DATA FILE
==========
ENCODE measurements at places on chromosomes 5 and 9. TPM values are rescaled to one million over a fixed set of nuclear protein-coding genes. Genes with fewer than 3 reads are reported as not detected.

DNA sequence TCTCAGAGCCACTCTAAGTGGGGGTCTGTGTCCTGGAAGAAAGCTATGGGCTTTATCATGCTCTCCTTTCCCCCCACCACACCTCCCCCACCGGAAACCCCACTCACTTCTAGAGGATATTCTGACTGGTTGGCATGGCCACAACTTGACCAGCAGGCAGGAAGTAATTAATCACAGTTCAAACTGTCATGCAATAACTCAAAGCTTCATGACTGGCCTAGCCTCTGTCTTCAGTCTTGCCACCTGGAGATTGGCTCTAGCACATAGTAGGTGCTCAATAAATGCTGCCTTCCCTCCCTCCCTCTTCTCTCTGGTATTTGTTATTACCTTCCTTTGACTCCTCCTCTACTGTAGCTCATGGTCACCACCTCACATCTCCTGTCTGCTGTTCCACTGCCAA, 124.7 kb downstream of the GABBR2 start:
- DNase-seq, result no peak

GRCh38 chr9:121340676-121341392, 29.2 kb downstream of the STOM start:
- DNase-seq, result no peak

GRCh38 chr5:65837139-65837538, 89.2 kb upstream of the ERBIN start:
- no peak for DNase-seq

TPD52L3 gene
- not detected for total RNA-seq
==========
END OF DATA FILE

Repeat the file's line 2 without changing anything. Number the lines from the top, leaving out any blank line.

DNA sequence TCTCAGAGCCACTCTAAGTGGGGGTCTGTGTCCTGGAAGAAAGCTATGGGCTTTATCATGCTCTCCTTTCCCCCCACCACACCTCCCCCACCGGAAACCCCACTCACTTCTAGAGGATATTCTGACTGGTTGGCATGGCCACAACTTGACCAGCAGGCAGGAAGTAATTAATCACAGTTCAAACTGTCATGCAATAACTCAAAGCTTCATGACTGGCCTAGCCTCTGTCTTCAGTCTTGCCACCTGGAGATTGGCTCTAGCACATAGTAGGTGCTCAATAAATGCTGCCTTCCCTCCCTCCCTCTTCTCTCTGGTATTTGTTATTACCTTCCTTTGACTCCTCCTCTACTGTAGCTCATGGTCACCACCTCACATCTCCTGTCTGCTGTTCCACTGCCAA, 124.7 kb downstream of the GABBR2 start: